The party that went up Scalding Milk river mentioned, that the River continued its breadth and depth as high up as where they had been—the Water Clear, and deep; the banks tolerably high, and the land very rich, and the country fertile, being partly Priaries and some Skirts of woodland.— At 2 o'Clock P. M. we proceeded on our Voyage, and passed some handsome River bottoms, thinly cover'd with Timber, and beautiful high plains, lying on the North side of the River; and hills lying along the River on the South side.— We came too in the Evening, and encamped in a bottom with Timber; lying on the South side of the River One of our party shortly after we encamped, went out a hunting, and killed One beaver, We have this day seen vast Signs of all kind of Game on both sides of the River, and beaver in particular, We came this day 27 Miles—
1. Milk River, which still bears the name Lewis and Clark gave it; it rises in the mountains of Glacier National Park, in northwestern Montana, flows through southern Alberta, then returns to the United States and enters the Missouri in Valley County, Montana. They concluded, correctly, that this was the "River Which Scolds at All Others" of which the Indians had told them at Fort Mandan. See below, June 2 and 3, 1805. Saindon (RSO); Atlas maps 37, 49, 58; MRC maps 64, 65. (Return to text.)
2. Milk River alluvium is derived from weathered glacial till and Bearpaw Shale; some sand comes from the Judith River Formation. (Return to text.)
3. Biddle's interlinear note, indicating that the Marias River, not the Milk, was the "River Which Scolds at All Others," was an error on his part. The captains briefly considered this possibility (see below, June 3, 1805), but concluded that their first identification of this stream as the Milk was correct. Saindon (RSO). (Return to text.)
4. It may have been Biddle who added the red parentheses around the words, "probably . . . miles"; it may have been Coues who penciled in the words, "to see . . . feet." (Return to text.)
5. The first is present Porcupine Creek, in Valley County, the other Milk River. Porcupine Creek, and the Milk below the fork, form the western boundary of Fort Peck Indian Reservation. Atlas maps 37, 49, 58. (Return to text.)
6. The hills south of the river are the Milk River Hills; they rise nearly 700 feet above the floodplain of the Missouri. The granite rocks are glacial erratics brought here from the Canadian Shield by glacial ice. (Return to text.)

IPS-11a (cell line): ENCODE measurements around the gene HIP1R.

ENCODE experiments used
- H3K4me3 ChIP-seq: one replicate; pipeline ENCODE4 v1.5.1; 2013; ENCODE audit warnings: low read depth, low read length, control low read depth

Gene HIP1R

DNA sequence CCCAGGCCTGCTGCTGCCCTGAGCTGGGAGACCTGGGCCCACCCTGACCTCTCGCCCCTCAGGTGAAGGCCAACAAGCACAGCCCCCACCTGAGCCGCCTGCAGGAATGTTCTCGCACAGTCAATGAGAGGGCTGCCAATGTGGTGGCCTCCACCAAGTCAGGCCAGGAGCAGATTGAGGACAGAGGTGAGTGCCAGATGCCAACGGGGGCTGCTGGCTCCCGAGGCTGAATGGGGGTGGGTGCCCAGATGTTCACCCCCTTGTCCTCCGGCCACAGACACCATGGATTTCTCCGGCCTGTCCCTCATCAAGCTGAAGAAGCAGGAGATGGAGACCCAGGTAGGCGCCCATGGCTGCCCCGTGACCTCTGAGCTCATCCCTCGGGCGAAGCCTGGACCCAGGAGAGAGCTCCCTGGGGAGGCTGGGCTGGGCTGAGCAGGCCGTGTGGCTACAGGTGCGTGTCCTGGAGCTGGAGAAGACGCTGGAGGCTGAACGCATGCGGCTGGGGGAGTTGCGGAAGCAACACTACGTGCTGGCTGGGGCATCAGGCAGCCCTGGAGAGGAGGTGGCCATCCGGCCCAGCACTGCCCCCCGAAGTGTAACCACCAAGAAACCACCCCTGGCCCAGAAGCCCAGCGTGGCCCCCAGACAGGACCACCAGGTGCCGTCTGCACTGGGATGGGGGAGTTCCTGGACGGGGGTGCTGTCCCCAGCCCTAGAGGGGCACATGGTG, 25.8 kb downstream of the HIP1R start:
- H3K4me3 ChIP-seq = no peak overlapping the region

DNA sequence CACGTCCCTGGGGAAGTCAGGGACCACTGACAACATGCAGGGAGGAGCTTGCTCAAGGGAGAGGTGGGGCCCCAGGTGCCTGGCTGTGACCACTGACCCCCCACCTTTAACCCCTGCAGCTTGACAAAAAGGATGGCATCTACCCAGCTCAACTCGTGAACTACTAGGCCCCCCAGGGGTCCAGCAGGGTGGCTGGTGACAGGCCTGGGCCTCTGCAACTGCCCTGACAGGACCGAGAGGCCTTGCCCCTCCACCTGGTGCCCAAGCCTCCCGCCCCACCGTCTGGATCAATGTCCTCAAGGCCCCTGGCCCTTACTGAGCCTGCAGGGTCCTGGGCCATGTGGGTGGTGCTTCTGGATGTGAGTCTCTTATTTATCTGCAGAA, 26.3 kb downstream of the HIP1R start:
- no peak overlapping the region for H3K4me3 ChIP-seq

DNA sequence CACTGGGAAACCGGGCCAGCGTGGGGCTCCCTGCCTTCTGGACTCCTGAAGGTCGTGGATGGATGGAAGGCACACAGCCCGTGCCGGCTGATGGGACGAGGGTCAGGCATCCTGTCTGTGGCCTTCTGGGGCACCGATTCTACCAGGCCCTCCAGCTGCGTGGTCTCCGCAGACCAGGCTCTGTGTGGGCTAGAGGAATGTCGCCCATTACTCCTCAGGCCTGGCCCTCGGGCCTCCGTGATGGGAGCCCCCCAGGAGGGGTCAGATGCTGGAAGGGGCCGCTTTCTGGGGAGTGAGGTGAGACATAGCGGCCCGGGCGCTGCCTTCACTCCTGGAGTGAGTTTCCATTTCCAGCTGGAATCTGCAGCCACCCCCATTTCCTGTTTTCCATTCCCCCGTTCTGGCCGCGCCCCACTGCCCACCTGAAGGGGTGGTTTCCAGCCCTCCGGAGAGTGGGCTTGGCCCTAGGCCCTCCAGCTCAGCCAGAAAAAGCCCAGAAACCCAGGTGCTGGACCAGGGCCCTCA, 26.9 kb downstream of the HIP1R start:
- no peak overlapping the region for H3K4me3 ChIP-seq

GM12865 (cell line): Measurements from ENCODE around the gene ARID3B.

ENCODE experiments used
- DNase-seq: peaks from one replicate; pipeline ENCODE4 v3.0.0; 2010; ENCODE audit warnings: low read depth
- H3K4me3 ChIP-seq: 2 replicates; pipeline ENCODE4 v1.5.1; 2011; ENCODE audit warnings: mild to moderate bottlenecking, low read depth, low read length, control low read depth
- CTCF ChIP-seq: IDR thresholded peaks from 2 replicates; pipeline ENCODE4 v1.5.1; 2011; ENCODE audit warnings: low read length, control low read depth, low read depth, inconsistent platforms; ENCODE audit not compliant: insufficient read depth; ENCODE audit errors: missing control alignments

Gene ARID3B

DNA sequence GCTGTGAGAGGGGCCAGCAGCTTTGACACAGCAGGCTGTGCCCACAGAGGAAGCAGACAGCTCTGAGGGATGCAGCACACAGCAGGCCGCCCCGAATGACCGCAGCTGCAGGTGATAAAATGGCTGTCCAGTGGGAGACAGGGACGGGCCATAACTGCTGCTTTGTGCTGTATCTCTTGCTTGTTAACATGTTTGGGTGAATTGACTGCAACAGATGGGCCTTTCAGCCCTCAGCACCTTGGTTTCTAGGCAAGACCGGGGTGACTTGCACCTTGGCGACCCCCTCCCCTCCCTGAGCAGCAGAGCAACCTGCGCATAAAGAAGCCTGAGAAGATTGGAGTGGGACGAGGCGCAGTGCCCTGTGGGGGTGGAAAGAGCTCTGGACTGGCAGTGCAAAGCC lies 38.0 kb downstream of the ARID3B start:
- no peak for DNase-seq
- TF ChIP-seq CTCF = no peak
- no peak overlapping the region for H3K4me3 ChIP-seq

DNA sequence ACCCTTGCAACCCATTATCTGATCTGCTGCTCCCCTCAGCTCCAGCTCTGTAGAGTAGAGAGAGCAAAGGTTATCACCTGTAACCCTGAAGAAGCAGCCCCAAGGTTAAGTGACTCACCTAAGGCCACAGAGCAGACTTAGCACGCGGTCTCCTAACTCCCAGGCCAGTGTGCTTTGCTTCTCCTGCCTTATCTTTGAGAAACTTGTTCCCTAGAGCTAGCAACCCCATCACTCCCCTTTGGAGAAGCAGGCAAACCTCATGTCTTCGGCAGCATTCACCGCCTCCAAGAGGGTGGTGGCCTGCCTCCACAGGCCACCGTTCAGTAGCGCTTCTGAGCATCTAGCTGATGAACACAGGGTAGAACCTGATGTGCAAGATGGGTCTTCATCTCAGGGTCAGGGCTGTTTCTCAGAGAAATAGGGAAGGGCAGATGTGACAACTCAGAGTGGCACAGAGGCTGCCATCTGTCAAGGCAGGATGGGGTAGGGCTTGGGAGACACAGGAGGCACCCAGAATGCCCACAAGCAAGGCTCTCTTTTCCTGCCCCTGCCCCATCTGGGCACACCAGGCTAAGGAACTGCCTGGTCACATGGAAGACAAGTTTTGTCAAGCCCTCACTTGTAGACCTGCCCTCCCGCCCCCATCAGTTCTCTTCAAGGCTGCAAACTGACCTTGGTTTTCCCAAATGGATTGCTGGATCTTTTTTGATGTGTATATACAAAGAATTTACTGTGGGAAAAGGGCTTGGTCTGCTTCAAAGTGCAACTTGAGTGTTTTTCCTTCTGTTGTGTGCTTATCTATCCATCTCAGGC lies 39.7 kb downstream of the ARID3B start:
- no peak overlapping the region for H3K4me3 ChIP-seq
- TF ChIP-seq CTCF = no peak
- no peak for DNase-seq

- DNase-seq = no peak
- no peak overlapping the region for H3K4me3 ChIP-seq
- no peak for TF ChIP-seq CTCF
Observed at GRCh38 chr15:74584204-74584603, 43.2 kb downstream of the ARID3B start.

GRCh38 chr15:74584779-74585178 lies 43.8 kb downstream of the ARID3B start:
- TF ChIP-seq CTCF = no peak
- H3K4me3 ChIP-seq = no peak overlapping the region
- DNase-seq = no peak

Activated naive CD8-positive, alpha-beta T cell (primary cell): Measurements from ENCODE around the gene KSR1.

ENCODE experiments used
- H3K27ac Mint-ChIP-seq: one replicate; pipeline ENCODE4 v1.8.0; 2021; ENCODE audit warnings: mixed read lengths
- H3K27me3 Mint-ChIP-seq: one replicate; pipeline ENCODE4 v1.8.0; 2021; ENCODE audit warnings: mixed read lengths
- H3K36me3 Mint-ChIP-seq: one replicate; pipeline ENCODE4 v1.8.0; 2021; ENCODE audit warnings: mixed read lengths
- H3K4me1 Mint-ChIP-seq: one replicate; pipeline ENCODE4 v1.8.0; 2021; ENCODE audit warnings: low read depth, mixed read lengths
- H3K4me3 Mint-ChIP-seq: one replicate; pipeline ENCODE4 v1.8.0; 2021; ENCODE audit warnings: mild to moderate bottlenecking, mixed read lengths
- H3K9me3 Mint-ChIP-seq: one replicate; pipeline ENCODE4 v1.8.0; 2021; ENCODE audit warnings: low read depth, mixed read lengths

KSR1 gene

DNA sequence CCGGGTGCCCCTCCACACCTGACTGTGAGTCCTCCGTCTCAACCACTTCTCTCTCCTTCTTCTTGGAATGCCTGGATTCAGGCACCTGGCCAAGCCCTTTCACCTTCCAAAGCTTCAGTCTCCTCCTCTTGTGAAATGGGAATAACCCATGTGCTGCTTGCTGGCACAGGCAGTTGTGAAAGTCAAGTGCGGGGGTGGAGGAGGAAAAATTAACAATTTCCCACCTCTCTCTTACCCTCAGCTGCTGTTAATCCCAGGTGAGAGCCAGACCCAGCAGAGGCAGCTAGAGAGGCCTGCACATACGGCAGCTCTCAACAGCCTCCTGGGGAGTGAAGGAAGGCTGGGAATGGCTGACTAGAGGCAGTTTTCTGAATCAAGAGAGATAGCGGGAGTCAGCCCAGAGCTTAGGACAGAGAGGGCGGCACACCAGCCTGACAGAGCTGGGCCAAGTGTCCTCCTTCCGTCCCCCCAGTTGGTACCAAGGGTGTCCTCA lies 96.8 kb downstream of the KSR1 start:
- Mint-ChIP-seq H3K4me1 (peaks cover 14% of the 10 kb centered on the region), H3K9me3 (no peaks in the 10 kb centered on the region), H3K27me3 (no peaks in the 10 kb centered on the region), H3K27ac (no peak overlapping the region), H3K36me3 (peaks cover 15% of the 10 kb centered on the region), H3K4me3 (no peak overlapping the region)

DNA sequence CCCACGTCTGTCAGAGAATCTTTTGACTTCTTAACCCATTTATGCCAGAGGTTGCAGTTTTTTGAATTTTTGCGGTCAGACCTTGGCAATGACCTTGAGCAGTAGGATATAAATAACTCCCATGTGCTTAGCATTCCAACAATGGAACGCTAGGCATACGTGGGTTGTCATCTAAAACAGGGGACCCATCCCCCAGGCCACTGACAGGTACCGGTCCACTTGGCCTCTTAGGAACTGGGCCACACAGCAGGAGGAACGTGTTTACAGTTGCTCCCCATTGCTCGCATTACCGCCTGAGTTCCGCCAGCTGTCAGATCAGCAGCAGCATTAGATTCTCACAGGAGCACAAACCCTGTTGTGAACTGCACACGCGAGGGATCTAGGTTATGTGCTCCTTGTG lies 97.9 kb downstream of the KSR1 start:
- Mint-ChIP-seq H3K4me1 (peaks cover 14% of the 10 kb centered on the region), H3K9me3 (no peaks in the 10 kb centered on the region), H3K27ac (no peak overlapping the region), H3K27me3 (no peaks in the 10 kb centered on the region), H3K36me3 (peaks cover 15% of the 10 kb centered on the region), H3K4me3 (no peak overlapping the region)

7. Glycyrrhiza lepidota (Nutt.) Pursh, wild liquorice. It is significant that this species, first described by Pursh in 1814 from the expedition's collection, was known to Lewis by its common name even though it was not found growing in the East. Clark indicated on this same day that Sacagawea gathered both this root as well as the breadroot (see next note), indicating that both plants were known and used by Indians of the area. The wild liquorice is related to the cultivated liquorice plan from Southern Europe and Asia, G. glabra L. Fernald, 914; Pursh, 480; Bailey, 561. Someone drew a vertical line through this passage down through the material about the morella. (Return to text.)
8. Psoralea esculenta Pursh, breadroot, scurf pea, pomme blanche. Lewis's detailed description of the plant lacks reference to the flowers and the plant was probably not yet in bloom. Based on the early flowering stage of the plant shown in Pursh's illustration, it must have been drawn from Lewis's collection of the previous year on the lower Missouri River. Fernald, 898; Barkley, 181; Cutright (LCPN), 91; Pursh, 475–76. (Return to text.)
9. Also given on Atlas map 37, in both captains' hands. (Return to text.)
10. Beginning with this entry and appearing occasionally in the remainder of this journal, Voorhis No. 1, are small symbols in the margin by the date line. They appear to be circles with lines coming out, like rays. Their meaning or significance is unknown. (Return to text.)
11. Probably in Valley County, a mile or two above present Fort Peck Dam. Atlas maps 37, 49, 58; MRC map 65. (Return to text.)
12. This is the copyist's attempt to understand Whitehouse's "Scolding or milk River," which is in fact derived from the captains' correct conclusion that the Milk was the "River Which Scolds at All Others," of which the Indians had told them at Fort Mandan. (Return to text.)